VOC Emissions from Sewers Process Drains and Drop StructuresEPA Grant Number: R823335
Title: VOC Emissions from Sewers Process Drains and Drop Structures
Investigators: Corsi, Richard L.
Institution: The University of Texas at Austin
EPA Project Officer: Hahn, Intaek
Project Period: October 1, 1995 through September 1, 1998
Project Amount: $271,896
RFA: Exploratory Research - Engineering (1995) RFA Text | Recipients Lists
Research Category: Air Quality and Air Toxics , Safer Chemicals , Land and Waste Management
Description:As a result of the Clean Air Act of 1990, several industries are required to estimate emissions of hazardous air pollutants (HAPs) from on-site industrial sewers, and to control such emissions where appropriate. However, existing methods for estimating HAP emissions from sewer components are either non-existent or characterized by a high degree of uncertainty. The purpose of this project is to conduct a series of experiments to better understand the mechanistic behavior of HAP emissions from industrial process drains and sewer drop structures. Experimental data will be used to determine fundamental mass transfer parameters, with subsequent use of those parameters in a state-of-the-art computational model that will also be developed as part of this study.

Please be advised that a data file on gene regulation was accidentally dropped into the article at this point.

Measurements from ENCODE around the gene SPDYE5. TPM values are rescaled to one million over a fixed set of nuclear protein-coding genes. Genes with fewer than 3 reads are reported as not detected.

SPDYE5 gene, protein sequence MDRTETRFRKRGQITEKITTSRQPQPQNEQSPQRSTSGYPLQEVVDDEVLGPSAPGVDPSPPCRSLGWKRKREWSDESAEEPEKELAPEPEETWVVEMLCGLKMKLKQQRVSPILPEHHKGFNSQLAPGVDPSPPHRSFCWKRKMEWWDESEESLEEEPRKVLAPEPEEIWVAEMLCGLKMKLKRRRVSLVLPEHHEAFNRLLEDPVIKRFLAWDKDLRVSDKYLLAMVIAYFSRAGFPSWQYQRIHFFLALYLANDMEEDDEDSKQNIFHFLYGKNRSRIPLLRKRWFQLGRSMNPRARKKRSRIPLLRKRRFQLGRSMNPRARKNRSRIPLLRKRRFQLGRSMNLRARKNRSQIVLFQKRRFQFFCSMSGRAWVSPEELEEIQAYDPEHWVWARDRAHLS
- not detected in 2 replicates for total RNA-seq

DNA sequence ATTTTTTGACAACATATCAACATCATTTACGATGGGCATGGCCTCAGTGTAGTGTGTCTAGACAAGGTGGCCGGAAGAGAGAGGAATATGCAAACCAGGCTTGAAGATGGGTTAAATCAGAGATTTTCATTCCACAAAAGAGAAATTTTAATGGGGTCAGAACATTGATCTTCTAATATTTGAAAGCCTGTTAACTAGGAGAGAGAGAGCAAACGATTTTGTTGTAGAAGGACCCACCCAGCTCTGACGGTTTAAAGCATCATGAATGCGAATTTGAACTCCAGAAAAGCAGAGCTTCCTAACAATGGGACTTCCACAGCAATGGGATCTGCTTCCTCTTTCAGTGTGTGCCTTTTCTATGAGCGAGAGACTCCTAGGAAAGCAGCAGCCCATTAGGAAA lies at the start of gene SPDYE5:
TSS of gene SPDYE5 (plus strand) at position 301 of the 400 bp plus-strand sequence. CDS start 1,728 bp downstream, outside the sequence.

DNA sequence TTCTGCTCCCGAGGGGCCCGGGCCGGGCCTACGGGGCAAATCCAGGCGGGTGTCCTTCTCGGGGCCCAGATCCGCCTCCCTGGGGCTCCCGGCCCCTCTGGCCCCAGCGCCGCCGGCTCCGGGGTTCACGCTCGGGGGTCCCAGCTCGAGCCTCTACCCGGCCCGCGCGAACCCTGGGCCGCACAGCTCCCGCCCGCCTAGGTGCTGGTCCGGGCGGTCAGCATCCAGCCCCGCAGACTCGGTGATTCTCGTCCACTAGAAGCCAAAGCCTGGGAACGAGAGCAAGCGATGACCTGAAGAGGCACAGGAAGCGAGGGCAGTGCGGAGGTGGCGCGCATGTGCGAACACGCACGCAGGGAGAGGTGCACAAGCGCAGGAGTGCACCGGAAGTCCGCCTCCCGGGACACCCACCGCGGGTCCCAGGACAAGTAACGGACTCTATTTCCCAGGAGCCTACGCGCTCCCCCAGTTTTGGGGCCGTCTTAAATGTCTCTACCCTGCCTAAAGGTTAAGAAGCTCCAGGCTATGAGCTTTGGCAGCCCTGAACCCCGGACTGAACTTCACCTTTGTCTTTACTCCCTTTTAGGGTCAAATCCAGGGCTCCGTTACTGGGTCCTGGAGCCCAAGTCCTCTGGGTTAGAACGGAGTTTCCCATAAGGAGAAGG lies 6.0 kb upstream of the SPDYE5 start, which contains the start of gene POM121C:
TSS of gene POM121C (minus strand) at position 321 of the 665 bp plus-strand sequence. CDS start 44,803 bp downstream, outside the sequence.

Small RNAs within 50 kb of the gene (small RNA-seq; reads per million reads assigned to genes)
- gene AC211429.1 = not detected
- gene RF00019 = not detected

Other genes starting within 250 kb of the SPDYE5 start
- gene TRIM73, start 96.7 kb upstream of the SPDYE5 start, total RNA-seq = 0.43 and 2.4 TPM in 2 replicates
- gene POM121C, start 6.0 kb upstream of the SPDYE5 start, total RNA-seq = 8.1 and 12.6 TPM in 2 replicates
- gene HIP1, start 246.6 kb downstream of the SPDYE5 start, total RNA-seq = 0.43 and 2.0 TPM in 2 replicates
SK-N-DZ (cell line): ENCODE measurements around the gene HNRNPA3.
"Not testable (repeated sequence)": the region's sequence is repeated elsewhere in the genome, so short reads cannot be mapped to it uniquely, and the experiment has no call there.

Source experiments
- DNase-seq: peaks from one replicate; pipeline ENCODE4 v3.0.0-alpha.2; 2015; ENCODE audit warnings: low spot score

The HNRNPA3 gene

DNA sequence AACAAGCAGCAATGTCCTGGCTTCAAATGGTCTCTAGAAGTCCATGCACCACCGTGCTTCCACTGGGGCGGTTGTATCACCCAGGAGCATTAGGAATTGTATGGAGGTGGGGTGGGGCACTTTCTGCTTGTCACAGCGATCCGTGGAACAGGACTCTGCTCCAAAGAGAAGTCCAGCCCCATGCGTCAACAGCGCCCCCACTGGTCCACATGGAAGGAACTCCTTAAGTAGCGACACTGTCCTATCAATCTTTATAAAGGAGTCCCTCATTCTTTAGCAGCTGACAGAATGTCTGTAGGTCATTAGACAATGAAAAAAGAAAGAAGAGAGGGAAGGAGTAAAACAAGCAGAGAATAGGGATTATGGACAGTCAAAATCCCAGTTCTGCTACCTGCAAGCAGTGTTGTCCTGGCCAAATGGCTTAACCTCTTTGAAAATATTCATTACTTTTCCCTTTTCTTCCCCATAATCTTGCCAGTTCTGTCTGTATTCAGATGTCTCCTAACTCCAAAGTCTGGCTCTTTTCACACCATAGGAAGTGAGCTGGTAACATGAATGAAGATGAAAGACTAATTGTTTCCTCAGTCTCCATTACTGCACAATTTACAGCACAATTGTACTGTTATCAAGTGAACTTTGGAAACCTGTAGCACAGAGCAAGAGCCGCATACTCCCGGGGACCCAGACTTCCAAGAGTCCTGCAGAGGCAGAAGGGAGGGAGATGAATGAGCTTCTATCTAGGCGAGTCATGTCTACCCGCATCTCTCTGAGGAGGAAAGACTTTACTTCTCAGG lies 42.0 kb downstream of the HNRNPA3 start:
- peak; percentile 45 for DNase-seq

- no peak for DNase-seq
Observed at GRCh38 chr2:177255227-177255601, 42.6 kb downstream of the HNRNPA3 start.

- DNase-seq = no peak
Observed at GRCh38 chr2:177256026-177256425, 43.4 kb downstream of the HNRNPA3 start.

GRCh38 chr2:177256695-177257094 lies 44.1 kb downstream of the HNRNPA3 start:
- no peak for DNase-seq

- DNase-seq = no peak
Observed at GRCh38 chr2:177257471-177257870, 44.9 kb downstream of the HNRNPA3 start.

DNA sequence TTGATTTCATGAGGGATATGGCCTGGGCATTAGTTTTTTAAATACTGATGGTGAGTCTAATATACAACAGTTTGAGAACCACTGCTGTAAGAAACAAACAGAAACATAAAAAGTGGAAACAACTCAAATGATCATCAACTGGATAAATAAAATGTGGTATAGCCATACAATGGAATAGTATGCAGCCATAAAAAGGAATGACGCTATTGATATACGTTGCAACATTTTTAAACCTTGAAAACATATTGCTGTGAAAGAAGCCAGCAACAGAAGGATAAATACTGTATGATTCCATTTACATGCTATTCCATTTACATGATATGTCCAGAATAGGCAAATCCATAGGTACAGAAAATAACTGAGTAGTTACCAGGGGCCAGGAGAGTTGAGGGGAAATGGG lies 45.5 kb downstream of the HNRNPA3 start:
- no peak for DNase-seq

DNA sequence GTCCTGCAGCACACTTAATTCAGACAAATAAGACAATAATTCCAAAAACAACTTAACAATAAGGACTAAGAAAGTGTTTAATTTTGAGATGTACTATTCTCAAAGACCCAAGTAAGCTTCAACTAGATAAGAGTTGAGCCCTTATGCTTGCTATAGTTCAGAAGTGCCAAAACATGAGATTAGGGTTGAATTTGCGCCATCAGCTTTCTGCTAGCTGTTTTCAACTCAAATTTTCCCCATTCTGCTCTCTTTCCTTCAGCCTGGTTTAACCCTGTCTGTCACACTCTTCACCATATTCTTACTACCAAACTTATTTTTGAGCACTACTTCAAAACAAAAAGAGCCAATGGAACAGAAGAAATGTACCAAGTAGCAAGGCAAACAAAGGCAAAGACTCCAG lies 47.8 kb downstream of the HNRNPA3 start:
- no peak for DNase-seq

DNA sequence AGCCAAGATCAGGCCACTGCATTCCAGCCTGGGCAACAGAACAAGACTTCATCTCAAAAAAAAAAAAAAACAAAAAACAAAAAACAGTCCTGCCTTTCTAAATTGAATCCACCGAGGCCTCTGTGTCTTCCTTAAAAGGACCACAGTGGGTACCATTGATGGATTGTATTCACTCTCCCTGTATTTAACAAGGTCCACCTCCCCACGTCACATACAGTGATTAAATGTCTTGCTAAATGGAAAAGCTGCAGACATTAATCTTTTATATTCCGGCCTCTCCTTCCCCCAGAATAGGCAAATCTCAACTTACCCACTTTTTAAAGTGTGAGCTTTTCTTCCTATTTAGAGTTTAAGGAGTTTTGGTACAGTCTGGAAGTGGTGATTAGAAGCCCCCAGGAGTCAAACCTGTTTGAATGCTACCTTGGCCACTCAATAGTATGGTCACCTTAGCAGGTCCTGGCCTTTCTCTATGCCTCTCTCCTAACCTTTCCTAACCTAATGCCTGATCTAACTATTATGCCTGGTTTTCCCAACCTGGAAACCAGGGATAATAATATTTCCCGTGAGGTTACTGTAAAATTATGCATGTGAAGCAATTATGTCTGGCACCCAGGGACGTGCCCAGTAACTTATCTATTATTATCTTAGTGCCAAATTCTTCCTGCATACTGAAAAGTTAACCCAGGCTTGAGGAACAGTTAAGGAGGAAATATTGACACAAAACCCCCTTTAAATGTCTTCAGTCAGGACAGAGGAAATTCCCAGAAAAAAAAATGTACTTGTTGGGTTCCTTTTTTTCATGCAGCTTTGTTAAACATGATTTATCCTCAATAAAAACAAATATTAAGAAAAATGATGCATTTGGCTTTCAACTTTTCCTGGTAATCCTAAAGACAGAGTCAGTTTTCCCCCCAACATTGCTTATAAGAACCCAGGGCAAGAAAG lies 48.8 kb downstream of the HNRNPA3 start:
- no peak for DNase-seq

Experimental studies will be completed in two separate phases. Phase I will involve the construction and application of an industrial drain simulator housed in an environmental chamber. A cocktail of five volatile HAP surrogates will be used to determine HAP stripping efficiencies and mass transfer coefficients over a wide range of chemical properties, fluid properties, and environmental conditions, e.g., temperature and wind. Experiments will be further divided into process drains with and without water seals.
Phase II experiments will involve the construction and use of an industrial drop simulator. The same cocktail of volatile tracers will be used to study HAP stripping efficiencies and mass transfer coefficients. A wide range of drop operating conditions will be studied, with particular attention given to correlating HAP mass transfer coefficients to power input, and HAP stripping efficiencies to oxygen transfer. Specific mechanisms of mass transfer, e.g., stripping by entrained air versus volatilization from a falling water film, will also be investigated.
The model that results from this study will allow both industry and the regulatory communities to develop improved HAP emissions estimates for specific industrial facilities or sectors. The mechanistic nature of the model will also be valuable for investigating passive control strategies that suppress HAP emissions.
The results of the study would: 1) assist EPA in the development of industry-specific NESHAPs, 2) provide the ability to routinely and accurately estimate VOC emissions from municipal and industrial wastewater, and 3) control VOC emissions by use of (hopefully) minor process changes to suppress gas-liquid mass transfer.